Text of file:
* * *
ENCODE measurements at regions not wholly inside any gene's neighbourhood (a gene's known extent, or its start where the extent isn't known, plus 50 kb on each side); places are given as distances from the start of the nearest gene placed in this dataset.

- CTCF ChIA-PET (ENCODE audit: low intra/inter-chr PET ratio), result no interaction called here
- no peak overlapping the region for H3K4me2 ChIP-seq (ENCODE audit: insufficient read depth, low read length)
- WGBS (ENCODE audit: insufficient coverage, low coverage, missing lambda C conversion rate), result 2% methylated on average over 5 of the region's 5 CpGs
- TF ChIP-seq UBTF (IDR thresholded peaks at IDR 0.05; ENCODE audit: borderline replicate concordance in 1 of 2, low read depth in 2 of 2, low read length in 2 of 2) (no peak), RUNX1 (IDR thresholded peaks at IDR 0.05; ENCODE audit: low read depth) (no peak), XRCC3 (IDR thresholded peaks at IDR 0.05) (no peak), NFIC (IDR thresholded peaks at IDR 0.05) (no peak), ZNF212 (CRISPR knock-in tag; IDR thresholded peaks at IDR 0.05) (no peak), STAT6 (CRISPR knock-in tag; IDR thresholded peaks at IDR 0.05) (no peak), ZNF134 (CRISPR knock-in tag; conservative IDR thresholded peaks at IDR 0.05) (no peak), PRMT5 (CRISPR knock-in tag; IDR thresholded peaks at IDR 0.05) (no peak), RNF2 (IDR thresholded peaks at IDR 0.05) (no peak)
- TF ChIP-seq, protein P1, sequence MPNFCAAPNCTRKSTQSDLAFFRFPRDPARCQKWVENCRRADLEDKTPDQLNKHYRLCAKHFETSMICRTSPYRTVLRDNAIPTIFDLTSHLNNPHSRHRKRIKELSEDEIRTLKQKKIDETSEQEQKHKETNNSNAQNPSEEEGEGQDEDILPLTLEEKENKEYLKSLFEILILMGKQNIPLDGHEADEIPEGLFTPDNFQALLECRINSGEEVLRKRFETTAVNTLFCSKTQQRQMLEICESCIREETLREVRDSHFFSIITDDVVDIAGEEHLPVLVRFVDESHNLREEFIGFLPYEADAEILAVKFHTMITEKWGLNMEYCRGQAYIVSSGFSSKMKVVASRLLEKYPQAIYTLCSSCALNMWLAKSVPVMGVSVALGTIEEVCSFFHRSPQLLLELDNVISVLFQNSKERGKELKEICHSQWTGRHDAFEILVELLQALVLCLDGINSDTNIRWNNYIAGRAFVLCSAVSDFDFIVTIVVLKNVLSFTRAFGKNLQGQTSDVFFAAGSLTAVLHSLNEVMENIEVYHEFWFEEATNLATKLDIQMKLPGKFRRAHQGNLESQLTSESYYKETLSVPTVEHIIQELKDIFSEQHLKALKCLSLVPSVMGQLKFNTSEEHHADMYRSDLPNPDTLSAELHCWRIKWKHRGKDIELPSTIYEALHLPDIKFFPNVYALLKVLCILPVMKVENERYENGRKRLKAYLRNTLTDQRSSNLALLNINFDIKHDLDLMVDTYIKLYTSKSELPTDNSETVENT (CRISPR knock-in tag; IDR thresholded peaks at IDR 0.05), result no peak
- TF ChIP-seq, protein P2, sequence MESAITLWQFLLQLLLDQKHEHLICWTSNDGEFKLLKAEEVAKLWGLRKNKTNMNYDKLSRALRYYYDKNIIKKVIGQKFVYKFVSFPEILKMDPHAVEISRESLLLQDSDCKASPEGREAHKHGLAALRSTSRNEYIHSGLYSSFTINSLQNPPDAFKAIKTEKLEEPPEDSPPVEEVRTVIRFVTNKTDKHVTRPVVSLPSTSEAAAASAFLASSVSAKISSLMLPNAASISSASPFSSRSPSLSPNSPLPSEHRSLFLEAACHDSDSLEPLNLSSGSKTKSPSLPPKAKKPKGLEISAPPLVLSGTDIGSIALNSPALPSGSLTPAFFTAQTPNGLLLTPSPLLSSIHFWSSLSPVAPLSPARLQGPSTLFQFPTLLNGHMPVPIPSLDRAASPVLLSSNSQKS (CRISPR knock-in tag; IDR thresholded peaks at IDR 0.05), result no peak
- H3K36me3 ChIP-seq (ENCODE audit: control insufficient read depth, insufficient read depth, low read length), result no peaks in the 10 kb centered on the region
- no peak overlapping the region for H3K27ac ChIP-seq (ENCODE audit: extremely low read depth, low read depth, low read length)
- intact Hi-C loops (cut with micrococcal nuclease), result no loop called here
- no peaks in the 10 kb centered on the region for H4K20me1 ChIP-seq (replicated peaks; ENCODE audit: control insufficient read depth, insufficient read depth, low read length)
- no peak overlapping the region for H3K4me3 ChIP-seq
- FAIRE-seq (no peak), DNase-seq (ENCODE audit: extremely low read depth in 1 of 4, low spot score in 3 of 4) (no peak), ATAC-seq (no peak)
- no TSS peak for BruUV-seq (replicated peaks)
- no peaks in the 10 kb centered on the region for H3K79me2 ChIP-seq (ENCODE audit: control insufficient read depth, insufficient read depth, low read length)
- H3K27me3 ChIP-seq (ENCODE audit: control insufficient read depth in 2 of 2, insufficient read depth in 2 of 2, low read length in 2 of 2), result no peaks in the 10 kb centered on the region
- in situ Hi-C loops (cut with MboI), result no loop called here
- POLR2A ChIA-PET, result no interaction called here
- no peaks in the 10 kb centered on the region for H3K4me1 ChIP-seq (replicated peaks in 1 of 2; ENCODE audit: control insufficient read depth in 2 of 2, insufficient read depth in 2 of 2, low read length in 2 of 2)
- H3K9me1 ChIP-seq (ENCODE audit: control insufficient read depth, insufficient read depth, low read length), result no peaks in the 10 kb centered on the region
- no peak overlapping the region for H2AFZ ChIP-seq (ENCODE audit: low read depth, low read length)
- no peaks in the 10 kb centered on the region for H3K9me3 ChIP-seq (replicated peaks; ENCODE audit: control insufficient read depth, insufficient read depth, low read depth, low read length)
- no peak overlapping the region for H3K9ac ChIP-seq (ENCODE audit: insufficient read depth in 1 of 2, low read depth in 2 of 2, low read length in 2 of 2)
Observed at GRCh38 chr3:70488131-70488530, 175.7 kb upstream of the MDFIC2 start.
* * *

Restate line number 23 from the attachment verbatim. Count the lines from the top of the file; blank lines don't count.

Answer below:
- no peak overlapping the region for H3K9ac ChIP-seq (ENCODE audit: insufficient read depth in 1 of 2, low read depth in 2 of 2, low read length in 2 of 2)